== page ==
Related: How the GCC helped the Gulf find a common voice and purpose
Not everyone will remember what they were doing on this day 42 years ago. But it is a date that Jiraporn Wattanasuntranon, 62, will remember forever.
On the morning of May 25, 1981, she was among staff who prepared the InterContinental Hotel in Abu Dhabi for a summit where history would be made for the region.
At 7.55pm that evening, six Gulf rulers came together and formed the Gulf Co-operation Council in one of the hotel's ballrooms.
Sat around an ornate, handcrafted table flown in by helicopter days before, the rulers of the UAE, Saudi Arabia, Bahrain, Qatar, Kuwait and Oman forged ties to give the region a united voice.
The hotel underwent a full renovation in 2007, but the Dar El Istiqbal ballroom, which was the birthplace of that union, remains almost untouched.
Standing below the five crystal chandeliers, where the rulers signed the GCC charter, Ms Wattanasuntranon remembered the landmark day.
“I started work at around 10am that morning,” Ms Wattanasuntranon, who is one of the hotel's longest-serving staff members, told The National.
“I was part of the housekeeping team at that time and I remember a great buzz about the hotel in the days leading up to the summit.
“I had not long been in the UAE. I arrived as a 21-year-old from Thailand and it was my first time away from home.”
She recalled her excitement about being able to see UAE Founding Father, the late Sheikh Zayed bin Sultan Al Nahyan.
“I heard so many things about Sheikh Zayed and I was excited that I was going to get the chance to see him,” she said.
Walking through the lobby of the hotel today, framed photographs from that first summit adorn the imposing marble columns that welcome guests as they enter the property. They are a snapshot of history that remain synonymous with the hotel.
In one, Sheikh Zayed can be seen sitting with the Emir of Bahrain. And in another, all six rulers are pictured walking through the banquet corridor that leads to the Dar El Istiqbal ballroom.
Lobster, caviar and fruit on the menu
Ms Wattanasuntranon, who now works in the accounts department at the hotel, landed in the UAE on October 3, 1980, after seeing an advertisement for a housekeeping job in a newspaper in Thailand.
There was a new hotel opening in the Middle East and the company was recruiting staff from overseas.
That hotel was the InterContinental in Abu Dhabi and it was being built to host the first GCC Summit.
“When I first landed, I was in awe as all I could see was sand and a few low-rise buildings,” she said.
InterContinental Abu Dhabi hotel, the birthplace of the Gulf union
“I guess back then I didn't know the significance of the hotel I was about to work in. But quickly I came to realise just how important that summit was.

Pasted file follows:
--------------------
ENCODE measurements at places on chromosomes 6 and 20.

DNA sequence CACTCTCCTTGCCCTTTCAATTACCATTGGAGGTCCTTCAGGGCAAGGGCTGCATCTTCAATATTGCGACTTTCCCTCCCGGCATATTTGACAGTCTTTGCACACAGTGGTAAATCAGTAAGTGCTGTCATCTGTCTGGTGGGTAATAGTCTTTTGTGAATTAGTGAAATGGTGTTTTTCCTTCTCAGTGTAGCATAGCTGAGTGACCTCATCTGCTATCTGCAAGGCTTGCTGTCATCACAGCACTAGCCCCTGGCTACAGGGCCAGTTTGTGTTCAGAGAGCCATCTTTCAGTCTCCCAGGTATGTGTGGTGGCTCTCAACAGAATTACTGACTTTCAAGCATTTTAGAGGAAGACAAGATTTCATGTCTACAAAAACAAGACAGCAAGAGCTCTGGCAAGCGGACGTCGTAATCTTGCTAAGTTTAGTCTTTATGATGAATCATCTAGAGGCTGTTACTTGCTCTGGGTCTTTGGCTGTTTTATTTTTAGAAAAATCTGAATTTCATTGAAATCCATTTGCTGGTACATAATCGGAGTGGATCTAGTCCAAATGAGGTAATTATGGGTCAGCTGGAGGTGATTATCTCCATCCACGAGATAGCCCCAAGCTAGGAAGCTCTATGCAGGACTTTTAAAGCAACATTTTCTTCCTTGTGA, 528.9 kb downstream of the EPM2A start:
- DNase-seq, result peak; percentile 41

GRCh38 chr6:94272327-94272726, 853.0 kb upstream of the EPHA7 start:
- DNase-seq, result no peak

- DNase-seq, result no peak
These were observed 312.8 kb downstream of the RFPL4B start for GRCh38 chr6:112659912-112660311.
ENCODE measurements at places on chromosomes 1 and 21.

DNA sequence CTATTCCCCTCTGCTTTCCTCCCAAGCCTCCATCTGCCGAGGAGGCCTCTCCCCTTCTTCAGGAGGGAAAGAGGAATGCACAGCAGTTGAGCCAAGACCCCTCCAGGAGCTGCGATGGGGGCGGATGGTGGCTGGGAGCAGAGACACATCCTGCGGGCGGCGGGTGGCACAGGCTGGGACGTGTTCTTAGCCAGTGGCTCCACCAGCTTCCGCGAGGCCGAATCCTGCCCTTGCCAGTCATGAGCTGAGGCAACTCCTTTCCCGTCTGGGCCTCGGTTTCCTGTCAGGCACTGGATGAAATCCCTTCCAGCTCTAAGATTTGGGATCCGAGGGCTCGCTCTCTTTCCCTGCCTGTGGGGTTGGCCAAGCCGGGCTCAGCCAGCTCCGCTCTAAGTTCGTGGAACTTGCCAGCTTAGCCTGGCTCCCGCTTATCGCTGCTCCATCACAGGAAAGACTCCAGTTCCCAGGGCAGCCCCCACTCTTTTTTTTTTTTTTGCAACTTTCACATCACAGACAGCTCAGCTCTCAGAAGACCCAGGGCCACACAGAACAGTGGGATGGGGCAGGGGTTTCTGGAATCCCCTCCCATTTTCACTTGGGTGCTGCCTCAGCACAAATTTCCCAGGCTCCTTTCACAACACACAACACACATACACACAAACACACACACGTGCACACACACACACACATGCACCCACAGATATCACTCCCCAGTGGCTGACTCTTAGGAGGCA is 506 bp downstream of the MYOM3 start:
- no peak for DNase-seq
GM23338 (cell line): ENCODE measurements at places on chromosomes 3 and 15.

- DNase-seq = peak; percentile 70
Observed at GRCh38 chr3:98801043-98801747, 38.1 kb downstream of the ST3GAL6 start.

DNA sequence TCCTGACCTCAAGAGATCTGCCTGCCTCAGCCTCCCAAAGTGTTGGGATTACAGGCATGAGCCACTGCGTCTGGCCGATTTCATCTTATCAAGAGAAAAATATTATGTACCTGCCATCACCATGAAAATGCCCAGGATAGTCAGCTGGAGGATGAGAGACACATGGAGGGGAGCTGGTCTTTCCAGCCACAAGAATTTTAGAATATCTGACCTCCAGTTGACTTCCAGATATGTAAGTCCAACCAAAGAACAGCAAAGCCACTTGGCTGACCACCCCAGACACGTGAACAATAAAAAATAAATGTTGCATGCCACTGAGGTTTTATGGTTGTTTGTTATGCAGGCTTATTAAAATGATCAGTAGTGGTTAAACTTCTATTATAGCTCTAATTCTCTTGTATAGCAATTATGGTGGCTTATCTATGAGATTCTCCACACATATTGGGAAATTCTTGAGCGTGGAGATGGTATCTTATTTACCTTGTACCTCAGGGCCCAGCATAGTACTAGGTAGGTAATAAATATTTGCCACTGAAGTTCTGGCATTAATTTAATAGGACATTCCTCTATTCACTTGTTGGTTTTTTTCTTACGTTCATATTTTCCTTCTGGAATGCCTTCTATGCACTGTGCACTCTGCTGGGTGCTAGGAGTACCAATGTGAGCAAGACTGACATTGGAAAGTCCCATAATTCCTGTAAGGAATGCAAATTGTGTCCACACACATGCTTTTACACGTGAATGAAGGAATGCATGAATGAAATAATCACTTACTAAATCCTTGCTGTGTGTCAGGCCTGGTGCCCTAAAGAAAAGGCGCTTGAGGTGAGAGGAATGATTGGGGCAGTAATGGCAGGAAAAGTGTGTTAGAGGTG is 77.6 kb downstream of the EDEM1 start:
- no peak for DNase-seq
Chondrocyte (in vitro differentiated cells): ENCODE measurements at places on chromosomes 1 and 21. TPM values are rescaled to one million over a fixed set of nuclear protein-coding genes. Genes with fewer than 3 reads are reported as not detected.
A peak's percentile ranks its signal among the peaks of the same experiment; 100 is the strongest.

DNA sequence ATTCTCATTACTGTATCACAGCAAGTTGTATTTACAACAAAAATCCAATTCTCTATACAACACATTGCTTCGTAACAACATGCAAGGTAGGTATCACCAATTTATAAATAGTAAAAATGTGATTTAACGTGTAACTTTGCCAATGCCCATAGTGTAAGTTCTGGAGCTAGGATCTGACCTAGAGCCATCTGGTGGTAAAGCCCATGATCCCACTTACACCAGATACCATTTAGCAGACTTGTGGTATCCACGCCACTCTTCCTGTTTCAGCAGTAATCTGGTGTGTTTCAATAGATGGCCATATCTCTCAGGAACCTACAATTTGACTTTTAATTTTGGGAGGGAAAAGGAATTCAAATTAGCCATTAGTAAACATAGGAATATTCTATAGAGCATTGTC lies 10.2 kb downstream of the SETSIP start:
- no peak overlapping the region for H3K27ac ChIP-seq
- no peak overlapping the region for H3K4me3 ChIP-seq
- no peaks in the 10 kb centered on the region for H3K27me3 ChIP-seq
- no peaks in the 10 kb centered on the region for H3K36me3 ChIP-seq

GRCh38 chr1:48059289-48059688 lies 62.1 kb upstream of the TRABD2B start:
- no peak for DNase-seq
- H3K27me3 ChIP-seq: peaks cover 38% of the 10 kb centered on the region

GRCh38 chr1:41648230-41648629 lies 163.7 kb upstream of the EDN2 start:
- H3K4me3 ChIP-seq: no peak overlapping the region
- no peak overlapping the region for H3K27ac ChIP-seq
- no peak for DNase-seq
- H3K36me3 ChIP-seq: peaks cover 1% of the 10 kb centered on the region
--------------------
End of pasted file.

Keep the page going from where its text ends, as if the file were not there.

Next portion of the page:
“That morning, I remember seeing so many security walking around. I had finished my housekeeping duties, so I was working in the restaurant near the lobby.
“I was helping with the mise en place then I remember this big commotion. When I looked up, I saw Sheikh Zayed walking through the entrance. I got this great feeling from him, he was a man of the people.”
Months before, a fellow staff member at the hotel had sent a letter to Sheikh Zayed's palace after his home in Egypt was destroyed by fire. Ms Wattanasuntranon said the man received Dh75,000 from the ruler's office.
“I knew from then that Sheikh Zayed was a good man. Just seeing him smiling and interacting with staff and guests was humbling and reaffirmed that for me,” she said.
“I remember, in the days after the summit, seeing the news in the local newspaper. My colleagues were briefing me on who each ruler was because I had seen them but didn’t know who they all were.”
Although Ms Wattanasuntranon did not liaise directly with the rulers during their visit, she remembered the food that was prepared for their evening meals: “Fresh lobster, caviar and lots of salads and fruits.”
Who were the heads of state at the first GCC Summit?
First GCC Summit set tone for the region
During the two-day event, the rulers engaged in both formal and informal discussions in different areas of the hotel, including the opulent Liwa Majlis, Binyas Majlis and the Al Manhal meeting room on the 18th floor.
More than 600 staff were responsible for making that first summit a success.
Over the past four decades, the InterContinental Hotel has hosted five GCC Summits, in 1981, 1986, 1992, 1998 and 2004.
With his opening remarks at that first summit in 1981, Sheikh Zayed led one of the most defining acts of the 1980s in the UAE and helped set the tone for the region over the next 10 years.
Speaking at the intimate affair, he addressed the rulers as brothers and said the meeting would pave the way for “security, development and solidarity” in the region.
The first GCC Summit - in pictures
*A version of this story first appeared in The National in 2021, to mark the 40th anniversary of the GCC